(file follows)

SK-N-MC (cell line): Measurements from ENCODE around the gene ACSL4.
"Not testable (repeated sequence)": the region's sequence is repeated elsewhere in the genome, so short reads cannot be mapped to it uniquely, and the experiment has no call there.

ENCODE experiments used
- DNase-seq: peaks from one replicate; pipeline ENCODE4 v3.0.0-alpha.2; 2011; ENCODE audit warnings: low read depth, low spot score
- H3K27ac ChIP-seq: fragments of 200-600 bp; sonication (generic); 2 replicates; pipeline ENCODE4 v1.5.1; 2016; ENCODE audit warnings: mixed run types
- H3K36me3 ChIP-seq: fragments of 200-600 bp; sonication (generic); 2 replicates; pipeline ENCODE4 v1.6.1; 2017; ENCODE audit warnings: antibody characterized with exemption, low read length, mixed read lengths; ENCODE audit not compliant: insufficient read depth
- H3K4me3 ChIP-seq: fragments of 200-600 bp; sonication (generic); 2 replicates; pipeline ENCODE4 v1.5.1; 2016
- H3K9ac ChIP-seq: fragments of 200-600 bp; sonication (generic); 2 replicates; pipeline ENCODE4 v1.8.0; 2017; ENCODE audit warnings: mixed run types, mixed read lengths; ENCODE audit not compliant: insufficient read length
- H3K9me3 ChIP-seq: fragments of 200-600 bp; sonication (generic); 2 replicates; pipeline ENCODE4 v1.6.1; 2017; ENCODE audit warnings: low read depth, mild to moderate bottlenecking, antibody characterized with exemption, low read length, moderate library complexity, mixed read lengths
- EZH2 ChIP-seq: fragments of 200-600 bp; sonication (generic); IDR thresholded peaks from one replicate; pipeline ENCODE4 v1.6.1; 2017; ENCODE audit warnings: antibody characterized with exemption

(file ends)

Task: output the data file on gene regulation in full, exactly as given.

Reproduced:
SK-N-MC (cell line): Measurements from ENCODE around the gene ACSL4.
"Not testable (repeated sequence)": the region's sequence is repeated elsewhere in the genome, so short reads cannot be mapped to it uniquely, and the experiment has no call there.

ENCODE experiments used
- DNase-seq: peaks from one replicate; pipeline ENCODE4 v3.0.0-alpha.2; 2011; ENCODE audit warnings: low read depth, low spot score
- H3K27ac ChIP-seq: fragments of 200-600 bp; sonication (generic); 2 replicates; pipeline ENCODE4 v1.5.1; 2016; ENCODE audit warnings: mixed run types
- H3K36me3 ChIP-seq: fragments of 200-600 bp; sonication (generic); 2 replicates; pipeline ENCODE4 v1.6.1; 2017; ENCODE audit warnings: antibody characterized with exemption, low read length, mixed read lengths; ENCODE audit not compliant: insufficient read depth
- H3K4me3 ChIP-seq: fragments of 200-600 bp; sonication (generic); 2 replicates; pipeline ENCODE4 v1.5.1; 2016
- H3K9ac ChIP-seq: fragments of 200-600 bp; sonication (generic); 2 replicates; pipeline ENCODE4 v1.8.0; 2017; ENCODE audit warnings: mixed run types, mixed read lengths; ENCODE audit not compliant: insufficient read length
- H3K9me3 ChIP-seq: fragments of 200-600 bp; sonication (generic); 2 replicates; pipeline ENCODE4 v1.6.1; 2017; ENCODE audit warnings: low read depth, mild to moderate bottlenecking, antibody characterized with exemption, low read length, moderate library complexity, mixed read lengths
- EZH2 ChIP-seq: fragments of 200-600 bp; sonication (generic); IDR thresholded peaks from one replicate; pipeline ENCODE4 v1.6.1; 2017; ENCODE audit warnings: antibody characterized with exemption